Another online-video comparison

As Greg Maxwell nicely pointed out it appears Theora can compete with other formats used to distribute video content online. He compared output generated by YouTube's encoding mechanism with output generated by the new Theora enconder (as of writing libtheora 1.1alpha2 is the latest release). The result in a nutshell: Theora delivers similar performance to whatever encoder setup is currently used at YouTube - this means online streaming services can use open media technology without paying a significant price in bitrate or quality compared to current setups.

This doesn't mean that e.g. H.264 as a format isn't performance leader anymore. It means that H.264, when implemented in a cost-effective setup that has to process enormous streams of content (and thus needs to offer an acceptable tradeoff between quality and encoding speed), isn't as clear a performance leader as is widely believed. A less sophisticated format with a clever encoder can just as well offer a compelling solution when looking at compression efficiency, compression speed and licensing costs.

Greg's comparison was with computer-generated content. This little (not nearly as well written) comparison tries to give another data point at "normal" content.

The video source for my little experiment here is, which is an interview with Fred von Lohmann on the media industry and DRM. Note that this is "talking head" material, hardly the most sophisticated footage to bother any video encoder with. Anyway, I feel this doesn't mean any encoder in this comparision will have an especially easy/hard job, so this should still be fair - plus "talking head" footage is common on video streaming platforms. 

The original content is 1440x1080 MPEG2. I deinterlaced this content, scaled it to 1280x720 and encoded it to MPEG2 video again with mencoder. The result is this file: fred-input.mpg

I uploaded this file to YouTube and downloaded the resulting files with a Firefox-extension called "DownloadHelper". Then I encoded the input-file to Theora at the same resolution and bitrate using ffmpeg2theora and SVN revision 16142  of "Thusnelda", the new Theora encoder. I opted for setting the keyframe frequency to 170 (compared to 250 in Greg's comparison) and used the bitrate-managed encoding mode, meaning the files aren't VBR encoded but ABR. This impacts a bit on quality but makes sure there are no significant bitrate spikes, which is a nice property to have when doing online streaming.

ffmpeg2theora commandlines used:

ffmpeg2theora -K 170 -V 465 -a 0 -x 480 -y 270 input.mpg


ffmpeg2theora -K 170 -V 2050 -a 0 input.mpg

"-a 0" in both cases gives about ~64 kbps Vorbis audio, which I feel is enough for the purpose given how well Vorbis performs. For a combined (audio+video) bitrate of ~500-530 kbit/s I would never choose a higher audio bitrate than ~64 kbit/s - and for HD content at ~2 mbit/s it doesn't make a difference if one uses a few more kilobits or not on the audio. Anyway, I made sure the combined filesize is actually smaller than what YouTube produced.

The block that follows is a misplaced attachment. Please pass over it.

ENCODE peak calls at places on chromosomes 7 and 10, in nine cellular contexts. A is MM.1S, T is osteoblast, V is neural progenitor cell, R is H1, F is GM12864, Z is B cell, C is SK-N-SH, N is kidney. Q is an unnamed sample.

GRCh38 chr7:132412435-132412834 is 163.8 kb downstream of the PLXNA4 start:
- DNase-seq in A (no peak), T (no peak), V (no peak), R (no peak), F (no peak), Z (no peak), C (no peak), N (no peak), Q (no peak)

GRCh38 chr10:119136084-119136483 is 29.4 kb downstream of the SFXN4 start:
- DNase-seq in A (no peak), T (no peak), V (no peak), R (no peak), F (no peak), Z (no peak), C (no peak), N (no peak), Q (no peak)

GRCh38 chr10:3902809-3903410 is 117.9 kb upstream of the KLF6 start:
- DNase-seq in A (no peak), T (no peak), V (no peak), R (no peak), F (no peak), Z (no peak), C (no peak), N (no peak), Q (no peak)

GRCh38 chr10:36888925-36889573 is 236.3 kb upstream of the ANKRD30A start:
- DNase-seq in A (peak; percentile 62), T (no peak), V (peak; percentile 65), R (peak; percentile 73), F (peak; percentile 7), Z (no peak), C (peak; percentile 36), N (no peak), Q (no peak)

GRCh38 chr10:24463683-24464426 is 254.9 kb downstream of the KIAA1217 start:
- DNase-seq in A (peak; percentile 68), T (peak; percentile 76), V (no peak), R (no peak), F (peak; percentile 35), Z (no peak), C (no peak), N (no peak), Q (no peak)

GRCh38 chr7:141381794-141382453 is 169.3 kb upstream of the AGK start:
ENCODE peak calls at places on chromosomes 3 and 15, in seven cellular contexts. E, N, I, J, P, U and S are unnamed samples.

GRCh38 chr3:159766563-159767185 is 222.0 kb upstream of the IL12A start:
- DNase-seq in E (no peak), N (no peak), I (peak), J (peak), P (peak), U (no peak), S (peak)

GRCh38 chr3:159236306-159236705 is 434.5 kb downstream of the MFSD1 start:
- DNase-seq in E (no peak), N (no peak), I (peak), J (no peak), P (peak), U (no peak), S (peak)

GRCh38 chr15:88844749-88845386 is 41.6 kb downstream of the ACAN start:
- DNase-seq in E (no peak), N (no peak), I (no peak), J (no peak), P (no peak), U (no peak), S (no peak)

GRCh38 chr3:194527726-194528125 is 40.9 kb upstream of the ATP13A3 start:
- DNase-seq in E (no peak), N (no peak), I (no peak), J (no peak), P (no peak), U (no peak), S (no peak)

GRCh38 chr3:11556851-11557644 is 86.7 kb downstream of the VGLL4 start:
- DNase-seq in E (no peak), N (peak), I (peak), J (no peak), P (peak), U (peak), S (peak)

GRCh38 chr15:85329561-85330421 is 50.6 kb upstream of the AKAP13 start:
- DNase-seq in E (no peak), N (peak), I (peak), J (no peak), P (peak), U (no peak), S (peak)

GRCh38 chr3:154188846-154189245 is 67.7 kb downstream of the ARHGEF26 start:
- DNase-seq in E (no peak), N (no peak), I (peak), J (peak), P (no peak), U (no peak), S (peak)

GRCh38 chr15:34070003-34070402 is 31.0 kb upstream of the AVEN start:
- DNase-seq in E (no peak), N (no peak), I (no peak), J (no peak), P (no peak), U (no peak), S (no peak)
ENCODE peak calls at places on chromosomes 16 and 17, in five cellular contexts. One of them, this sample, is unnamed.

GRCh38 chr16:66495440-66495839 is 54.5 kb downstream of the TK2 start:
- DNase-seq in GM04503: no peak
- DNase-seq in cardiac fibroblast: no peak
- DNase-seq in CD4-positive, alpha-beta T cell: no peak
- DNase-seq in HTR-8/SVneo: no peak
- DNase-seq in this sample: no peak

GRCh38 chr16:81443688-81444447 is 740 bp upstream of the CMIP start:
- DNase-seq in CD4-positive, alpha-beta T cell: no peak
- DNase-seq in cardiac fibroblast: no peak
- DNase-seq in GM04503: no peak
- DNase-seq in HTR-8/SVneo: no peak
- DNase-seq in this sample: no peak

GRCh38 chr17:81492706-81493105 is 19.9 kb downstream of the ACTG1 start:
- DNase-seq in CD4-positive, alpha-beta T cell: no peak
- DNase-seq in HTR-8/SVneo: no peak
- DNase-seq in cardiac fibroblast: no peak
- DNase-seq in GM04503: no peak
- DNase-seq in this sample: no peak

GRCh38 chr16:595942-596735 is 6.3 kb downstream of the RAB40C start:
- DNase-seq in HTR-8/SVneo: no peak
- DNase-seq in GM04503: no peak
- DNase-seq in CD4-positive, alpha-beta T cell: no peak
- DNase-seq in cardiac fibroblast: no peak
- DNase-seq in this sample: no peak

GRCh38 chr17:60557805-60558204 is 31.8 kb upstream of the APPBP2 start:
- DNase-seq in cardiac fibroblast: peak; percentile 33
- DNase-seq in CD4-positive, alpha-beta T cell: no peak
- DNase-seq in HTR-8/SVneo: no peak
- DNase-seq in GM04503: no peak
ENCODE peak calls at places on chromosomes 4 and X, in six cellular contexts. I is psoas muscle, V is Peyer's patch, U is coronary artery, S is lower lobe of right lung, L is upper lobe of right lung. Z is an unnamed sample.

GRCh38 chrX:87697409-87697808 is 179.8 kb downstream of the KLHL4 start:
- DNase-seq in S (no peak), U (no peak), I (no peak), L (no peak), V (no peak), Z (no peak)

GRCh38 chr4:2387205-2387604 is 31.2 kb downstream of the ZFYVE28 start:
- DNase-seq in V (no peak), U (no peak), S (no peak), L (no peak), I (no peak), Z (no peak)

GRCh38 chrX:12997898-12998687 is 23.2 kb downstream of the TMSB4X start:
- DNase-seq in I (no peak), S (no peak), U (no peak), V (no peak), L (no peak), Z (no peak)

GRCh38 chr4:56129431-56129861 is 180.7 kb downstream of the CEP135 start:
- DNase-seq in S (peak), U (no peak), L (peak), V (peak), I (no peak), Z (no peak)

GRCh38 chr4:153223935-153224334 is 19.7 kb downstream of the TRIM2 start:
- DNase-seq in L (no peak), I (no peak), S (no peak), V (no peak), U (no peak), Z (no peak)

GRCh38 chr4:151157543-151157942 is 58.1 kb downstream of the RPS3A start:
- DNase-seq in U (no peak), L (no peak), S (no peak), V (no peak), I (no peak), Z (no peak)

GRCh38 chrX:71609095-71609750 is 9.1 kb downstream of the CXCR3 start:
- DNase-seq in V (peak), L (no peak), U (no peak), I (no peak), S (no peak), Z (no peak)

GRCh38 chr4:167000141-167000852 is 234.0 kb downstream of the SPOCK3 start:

On the choice of a keyframe frequency of 170 (6.8 seconds): Currently the Thusnelda encoder, being in an alpha state, directly couples the bitrate management to the keyframe frequency. Once there's an API to adjust keyframe frequency and bitrate management window seperately more typical values would be 3 to 5 seconds for the keyframe frequency and perhaps ~8-10 seconds for the bitrate management window to be more in line with client buffers.


In the following sections all screenshots are from frame 300 of the videos. Actually there seems to be a one-frame drift between the YouTube encodes and mine (despite using the same input). Frame 301 from the YouTube encodes matches frame 300 from the Theora encodes, so I just picked frame 301 from the YouTube files.


YouTube Theora
youtube 480x270 theora 480x270
~529 kbit/s combined, H.264, download (~33,5 MB) Theora, download (~33,2 MB)

To my eyes both encodings looks mostly the same - but (somewhat unexpected to me) Theora seems to preserve more detail on face, shirt and hair. In this single test in this configuration I declare Theora winner over the H.264 encoding-setup at YouTube.


(The screenshots are too big to directly embed here on this page)

YouTube Theora
YouTube screenshot (hint: open in browser tab) Theora screenshot (hint: open in browser tab)
~2135 kbit/s combined, H.264, download (~134,9 MB) Theora, download (~133,9 MB)

This is much closer and both encodings look "mostly the same" and one has to look rather closely (also watch at the actual video, not just the screenshots!) to see a difference. In this case I'd say the YouTube H.264 encoding may actually preserve a tiny bit more details on the shirt, so to my eyes YouTube's H.264 is perhaps is a tiny bit better than Theora here. Apparently there are some people who can't tell those videos apart, though. No big deal either way.

My personal conclusions...

... happen to be the same as Greg's in his comparisons. It is possible to use Theora to serve streaming content on the web without inflating bitrate or dramatically decreasing quality compared to the H.264 encoding setup used by the web's most popular online streaming service.

Let me stress this comparison wasn't scientific by any means, however I feel it still gives a valid data point when considering web-streaming setups.

Maik Merten